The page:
How does your baby learn to love?

Everyday family life in the corona crisis

Whoever leans over the stroller usually puts on a radiant smile and says encouraging, friendly words to the baby - which it may not understand, but the meaning of which it instinctively grasps: I perceive you, I am happy about you, I mean it's fine with you. The infant then puts on a big smile and joyfully kicks its little legs.

Body contact and non-verbal communication

Because of his helplessness and neediness, the infant demands attention and physical contact. That is why it is important to always be fully focused on breastfeeding, feeding and other care activities, not unfocused and half-hearted, but with eye contact, safe and tender touch. “Man becomes self through you” is the famous quote from Martin Buber, which expresses the vital importance of secure attachment in early childhood. Only through a loving, attentive counterpart can the baby feel, perceive, feel loved and thus develop basic trust.

Talk to babies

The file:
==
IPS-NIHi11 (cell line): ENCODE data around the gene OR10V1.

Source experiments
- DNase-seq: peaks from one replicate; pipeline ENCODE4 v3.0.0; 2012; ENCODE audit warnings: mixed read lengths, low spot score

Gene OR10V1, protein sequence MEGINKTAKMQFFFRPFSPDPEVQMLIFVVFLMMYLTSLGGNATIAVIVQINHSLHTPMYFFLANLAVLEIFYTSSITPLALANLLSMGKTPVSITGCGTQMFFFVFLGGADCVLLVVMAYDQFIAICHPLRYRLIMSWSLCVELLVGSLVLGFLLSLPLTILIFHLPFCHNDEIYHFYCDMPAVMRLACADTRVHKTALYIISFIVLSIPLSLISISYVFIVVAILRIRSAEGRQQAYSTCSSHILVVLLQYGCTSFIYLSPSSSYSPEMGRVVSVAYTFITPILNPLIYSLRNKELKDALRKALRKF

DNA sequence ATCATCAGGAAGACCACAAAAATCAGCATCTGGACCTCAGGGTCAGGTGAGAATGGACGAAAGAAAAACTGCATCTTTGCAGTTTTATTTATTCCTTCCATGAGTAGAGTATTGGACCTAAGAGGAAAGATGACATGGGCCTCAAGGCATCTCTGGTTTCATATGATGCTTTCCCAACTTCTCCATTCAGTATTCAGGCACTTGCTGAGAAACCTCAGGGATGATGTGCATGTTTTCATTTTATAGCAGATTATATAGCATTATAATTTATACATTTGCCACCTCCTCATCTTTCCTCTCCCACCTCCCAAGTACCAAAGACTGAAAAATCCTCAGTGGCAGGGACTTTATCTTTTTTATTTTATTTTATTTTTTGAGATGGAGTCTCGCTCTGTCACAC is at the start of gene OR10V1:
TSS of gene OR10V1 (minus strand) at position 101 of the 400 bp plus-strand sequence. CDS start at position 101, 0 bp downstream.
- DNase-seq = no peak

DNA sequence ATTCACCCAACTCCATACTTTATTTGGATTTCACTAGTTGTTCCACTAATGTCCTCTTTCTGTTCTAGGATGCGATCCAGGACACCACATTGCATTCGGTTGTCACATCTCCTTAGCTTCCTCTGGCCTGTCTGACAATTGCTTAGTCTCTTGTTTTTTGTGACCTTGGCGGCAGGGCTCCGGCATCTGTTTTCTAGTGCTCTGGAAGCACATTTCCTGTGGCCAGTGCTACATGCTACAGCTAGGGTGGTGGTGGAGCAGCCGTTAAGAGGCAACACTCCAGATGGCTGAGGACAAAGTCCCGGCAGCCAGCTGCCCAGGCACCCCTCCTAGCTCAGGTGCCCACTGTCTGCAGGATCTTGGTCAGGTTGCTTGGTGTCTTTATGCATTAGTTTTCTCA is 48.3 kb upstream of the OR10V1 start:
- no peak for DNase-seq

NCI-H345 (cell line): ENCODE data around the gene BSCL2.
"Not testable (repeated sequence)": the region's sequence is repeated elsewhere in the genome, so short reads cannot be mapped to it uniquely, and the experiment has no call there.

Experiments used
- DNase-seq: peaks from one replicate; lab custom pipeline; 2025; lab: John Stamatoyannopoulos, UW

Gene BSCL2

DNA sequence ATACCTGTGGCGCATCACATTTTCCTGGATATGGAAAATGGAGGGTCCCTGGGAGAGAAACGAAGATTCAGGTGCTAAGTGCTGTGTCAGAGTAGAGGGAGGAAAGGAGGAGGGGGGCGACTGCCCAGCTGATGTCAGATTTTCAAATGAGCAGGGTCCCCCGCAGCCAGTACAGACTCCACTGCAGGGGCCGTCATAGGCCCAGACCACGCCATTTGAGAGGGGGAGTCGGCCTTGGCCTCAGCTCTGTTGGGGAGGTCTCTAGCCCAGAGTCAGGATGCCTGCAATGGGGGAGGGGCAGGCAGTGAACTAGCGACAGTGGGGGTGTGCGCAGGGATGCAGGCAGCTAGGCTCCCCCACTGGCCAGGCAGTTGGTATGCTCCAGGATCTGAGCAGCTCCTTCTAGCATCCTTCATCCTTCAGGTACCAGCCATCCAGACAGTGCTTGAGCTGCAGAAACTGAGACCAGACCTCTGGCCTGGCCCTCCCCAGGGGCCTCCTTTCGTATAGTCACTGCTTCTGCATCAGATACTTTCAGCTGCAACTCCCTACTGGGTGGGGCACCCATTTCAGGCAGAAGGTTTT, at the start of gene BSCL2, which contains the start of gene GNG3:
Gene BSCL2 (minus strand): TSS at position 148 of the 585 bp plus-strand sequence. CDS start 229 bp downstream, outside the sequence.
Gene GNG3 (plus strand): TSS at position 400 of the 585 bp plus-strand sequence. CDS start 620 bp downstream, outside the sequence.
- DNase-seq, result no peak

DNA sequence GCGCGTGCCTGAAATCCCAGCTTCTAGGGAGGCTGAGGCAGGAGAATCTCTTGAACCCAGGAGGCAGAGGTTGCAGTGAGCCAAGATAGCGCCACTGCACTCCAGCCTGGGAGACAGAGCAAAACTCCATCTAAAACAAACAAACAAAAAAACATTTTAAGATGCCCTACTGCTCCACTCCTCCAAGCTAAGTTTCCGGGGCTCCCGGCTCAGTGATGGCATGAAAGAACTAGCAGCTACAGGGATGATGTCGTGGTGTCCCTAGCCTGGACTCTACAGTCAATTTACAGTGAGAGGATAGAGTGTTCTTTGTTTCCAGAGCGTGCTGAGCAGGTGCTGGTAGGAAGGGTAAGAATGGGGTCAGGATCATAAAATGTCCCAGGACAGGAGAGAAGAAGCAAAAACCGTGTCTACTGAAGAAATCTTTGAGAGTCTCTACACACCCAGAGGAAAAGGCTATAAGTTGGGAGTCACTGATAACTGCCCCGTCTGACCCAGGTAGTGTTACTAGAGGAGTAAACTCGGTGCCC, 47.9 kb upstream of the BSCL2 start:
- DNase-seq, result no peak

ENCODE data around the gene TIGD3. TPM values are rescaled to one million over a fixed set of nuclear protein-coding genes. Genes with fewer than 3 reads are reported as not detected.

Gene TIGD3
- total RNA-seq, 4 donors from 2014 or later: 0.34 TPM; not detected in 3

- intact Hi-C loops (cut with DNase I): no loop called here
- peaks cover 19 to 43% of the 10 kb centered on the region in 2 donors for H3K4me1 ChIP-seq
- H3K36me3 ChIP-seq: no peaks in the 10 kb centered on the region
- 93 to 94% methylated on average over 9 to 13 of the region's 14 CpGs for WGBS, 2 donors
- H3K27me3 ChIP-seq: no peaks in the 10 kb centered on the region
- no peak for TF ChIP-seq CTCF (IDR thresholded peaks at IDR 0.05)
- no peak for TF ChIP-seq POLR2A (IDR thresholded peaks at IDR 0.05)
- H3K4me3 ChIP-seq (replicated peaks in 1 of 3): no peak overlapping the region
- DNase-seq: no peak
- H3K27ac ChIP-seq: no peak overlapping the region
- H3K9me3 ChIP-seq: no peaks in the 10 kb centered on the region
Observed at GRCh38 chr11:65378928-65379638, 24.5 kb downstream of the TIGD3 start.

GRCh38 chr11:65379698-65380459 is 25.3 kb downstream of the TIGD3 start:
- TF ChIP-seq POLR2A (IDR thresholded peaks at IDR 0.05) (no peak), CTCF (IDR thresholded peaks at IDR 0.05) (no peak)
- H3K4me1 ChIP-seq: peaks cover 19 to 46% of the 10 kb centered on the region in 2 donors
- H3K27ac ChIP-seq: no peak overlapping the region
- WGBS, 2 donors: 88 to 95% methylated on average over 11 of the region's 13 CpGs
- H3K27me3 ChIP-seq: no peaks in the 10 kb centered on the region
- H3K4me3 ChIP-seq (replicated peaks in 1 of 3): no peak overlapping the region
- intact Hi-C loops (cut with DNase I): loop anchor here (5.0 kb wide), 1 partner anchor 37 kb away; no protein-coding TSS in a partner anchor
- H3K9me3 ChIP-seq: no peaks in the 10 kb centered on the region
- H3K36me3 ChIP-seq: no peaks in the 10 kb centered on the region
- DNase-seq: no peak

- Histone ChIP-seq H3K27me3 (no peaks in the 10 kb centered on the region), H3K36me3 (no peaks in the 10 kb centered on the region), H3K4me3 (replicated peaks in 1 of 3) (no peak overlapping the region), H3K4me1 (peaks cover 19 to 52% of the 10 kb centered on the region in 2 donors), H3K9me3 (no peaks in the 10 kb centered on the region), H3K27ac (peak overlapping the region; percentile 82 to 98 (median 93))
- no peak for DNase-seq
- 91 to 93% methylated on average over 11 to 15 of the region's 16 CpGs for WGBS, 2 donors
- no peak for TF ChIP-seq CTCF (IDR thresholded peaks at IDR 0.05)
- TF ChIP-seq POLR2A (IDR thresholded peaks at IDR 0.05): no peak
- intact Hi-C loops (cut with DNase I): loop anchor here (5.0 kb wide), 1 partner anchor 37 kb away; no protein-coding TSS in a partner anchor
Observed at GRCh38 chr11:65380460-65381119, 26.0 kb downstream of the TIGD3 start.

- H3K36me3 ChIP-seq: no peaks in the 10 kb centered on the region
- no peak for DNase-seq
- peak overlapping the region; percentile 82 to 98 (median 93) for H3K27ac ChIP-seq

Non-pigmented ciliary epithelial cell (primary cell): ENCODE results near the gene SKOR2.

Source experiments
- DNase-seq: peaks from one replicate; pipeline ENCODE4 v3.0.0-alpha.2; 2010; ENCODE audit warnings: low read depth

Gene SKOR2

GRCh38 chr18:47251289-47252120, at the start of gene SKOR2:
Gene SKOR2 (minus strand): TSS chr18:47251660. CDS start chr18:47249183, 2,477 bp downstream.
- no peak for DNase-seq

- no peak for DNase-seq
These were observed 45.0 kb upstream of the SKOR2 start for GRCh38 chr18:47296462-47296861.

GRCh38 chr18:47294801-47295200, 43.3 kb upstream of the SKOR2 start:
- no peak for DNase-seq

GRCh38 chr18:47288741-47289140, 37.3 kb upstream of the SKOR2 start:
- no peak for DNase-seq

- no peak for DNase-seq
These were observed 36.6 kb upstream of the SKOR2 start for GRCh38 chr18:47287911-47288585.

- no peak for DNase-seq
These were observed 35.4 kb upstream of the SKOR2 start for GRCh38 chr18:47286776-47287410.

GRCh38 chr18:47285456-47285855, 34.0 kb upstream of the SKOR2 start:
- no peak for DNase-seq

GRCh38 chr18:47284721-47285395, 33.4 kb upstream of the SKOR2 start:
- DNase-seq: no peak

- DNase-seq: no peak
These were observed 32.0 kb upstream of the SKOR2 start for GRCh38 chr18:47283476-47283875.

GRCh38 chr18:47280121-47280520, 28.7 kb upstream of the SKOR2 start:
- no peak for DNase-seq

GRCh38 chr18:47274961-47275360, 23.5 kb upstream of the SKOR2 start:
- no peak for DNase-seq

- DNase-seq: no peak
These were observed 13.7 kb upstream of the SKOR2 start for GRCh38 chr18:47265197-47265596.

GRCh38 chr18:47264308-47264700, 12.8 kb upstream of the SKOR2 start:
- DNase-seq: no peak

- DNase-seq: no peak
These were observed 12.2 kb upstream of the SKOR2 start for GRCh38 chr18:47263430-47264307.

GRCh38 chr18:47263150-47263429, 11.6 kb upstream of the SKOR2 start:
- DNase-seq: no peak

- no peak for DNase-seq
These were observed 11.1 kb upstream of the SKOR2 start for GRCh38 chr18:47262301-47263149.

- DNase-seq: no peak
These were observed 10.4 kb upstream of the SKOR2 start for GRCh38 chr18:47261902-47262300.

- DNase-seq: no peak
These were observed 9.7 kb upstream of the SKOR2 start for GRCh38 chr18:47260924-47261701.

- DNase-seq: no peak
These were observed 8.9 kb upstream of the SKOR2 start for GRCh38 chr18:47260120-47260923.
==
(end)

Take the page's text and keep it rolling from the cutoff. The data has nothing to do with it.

It is also important to react immediately when the baby answers, especially if you cannot be there immediately. You should give the baby friendly feedback that you have noticed it and satisfy the respective need in an appropriate time. In this way the baby learns that it can rely on its caregiver.

Conversations while changing diapers

Describing what you are doing or what you are about to do will give your child a sense of security. It feels addressed personally and experiences your words like an exciting story. Your baby may tune in to you, be more patient and focused, and, as a result, begin to cooperate. Nursing actions should be moments of intimate togetherness that brings joy. Of course, they can hold something in their hands during this time that stimulates their play instinct.

Babies need time to themselves

Babies love nothing more than the company of their close caregivers. If they do not get enough talk, they try to use all available methods to demand it. Babies “saturated” with love and attention, however, can learn more easily to be busy on their own at times. That is also good for them, because they do not want to be constantly "sprinkled". They need enough time and rest to observe and explore their surroundings, to exercise their little fingers and legs and much more. It is enough for them to know: there is someone, I am not alone.

Conversations while cooking, cleaning, etc.